Is Cloud Creep a Problem for Your Business Cyber Security?

With companies across all industries increasingly taking advantage of the so-called digital revolution to improve their workflow and efficiency, many are turning to cloud-based solutions rather than taking on the task of hosting their own storage and services. The convenience and flexibility of the cloud cannot be denied, but it comes with a host of hidden security concerns that are only now, years after the popularisation of cloud-based services, becoming apparent. So what are some of the pitfalls of cloud-based solutions, and how can you protect your business?

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What is Cloud Creep, and Why Does it Matter?

There are two related issues here. First, cloud creep, which refers to a business intentionally or unintentionally taking on an increasing number of cloud services, means data which should be kept private or secure ends up in a nearly uncontrollable number of places. This generally occurs not because of business-wide adoption, but because of workers using cloud storage solutions privately to facilitate flexible working solutions, which are in themselves becoming more popular.

While cloud storage solutions are mostly secure, the issue appears because the business is still responsible for the data, so a breach on any number of services could cause a breach for the business, which the business would be held accountable for under new EU and UK data security regulation. Under these regulations, companies could be fined up to 4% of their global turnover or £17 million for data breaches – any fragmented cloud services leave businesses without control of their own data security.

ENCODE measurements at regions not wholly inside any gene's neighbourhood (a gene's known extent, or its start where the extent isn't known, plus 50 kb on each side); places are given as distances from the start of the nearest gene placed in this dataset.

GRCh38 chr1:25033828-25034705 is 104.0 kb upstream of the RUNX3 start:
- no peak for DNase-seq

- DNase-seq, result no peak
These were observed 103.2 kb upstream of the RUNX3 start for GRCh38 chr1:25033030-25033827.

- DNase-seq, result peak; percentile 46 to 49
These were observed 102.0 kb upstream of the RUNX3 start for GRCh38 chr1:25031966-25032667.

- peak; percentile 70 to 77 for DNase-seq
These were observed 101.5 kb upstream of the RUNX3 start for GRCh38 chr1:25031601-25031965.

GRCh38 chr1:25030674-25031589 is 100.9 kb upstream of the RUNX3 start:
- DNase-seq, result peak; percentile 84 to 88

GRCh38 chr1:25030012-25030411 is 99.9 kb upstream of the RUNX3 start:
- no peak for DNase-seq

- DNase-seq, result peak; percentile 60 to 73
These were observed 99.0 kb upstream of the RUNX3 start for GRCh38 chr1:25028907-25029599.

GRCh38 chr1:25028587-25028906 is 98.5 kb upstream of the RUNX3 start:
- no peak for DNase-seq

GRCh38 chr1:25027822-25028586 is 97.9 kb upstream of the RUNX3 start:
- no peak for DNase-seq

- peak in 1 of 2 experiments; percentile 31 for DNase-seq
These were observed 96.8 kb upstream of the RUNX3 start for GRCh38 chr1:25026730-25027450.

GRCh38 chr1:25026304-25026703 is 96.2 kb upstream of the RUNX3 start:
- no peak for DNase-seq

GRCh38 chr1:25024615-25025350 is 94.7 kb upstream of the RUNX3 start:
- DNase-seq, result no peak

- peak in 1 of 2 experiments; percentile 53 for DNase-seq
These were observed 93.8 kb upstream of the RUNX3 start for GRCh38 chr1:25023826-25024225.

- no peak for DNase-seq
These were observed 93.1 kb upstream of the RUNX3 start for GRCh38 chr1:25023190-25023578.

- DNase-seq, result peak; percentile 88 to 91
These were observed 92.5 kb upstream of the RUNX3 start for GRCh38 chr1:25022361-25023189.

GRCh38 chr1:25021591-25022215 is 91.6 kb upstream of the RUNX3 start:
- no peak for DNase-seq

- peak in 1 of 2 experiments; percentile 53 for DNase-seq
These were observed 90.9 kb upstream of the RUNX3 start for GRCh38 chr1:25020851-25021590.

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Protecting Your Business

The first step to protecting your business is ensuring general IT security best practices, such as maintaining up to date software and software security solutions, including firewalls, virus scanning software, and file integrity monitoring such as https://www.promisec.com/file-integrity-monitoring-software/. The majority of data breaches come from simple opportunistic attacks, so maintaining best practices is mandatory.

Protecting your business from cloud-related issues is more difficult. Using a minimum of services and also providing an easily integrated solution to employees is probably the best first step, but it may be impossible to amalgamate all services on a single cloud provider.

The cloud is certainly convenient and generally cost effective, but with potential security issues as well as problems surrounding the location of data, the risks and potential associated costs are only just beginning to appear.

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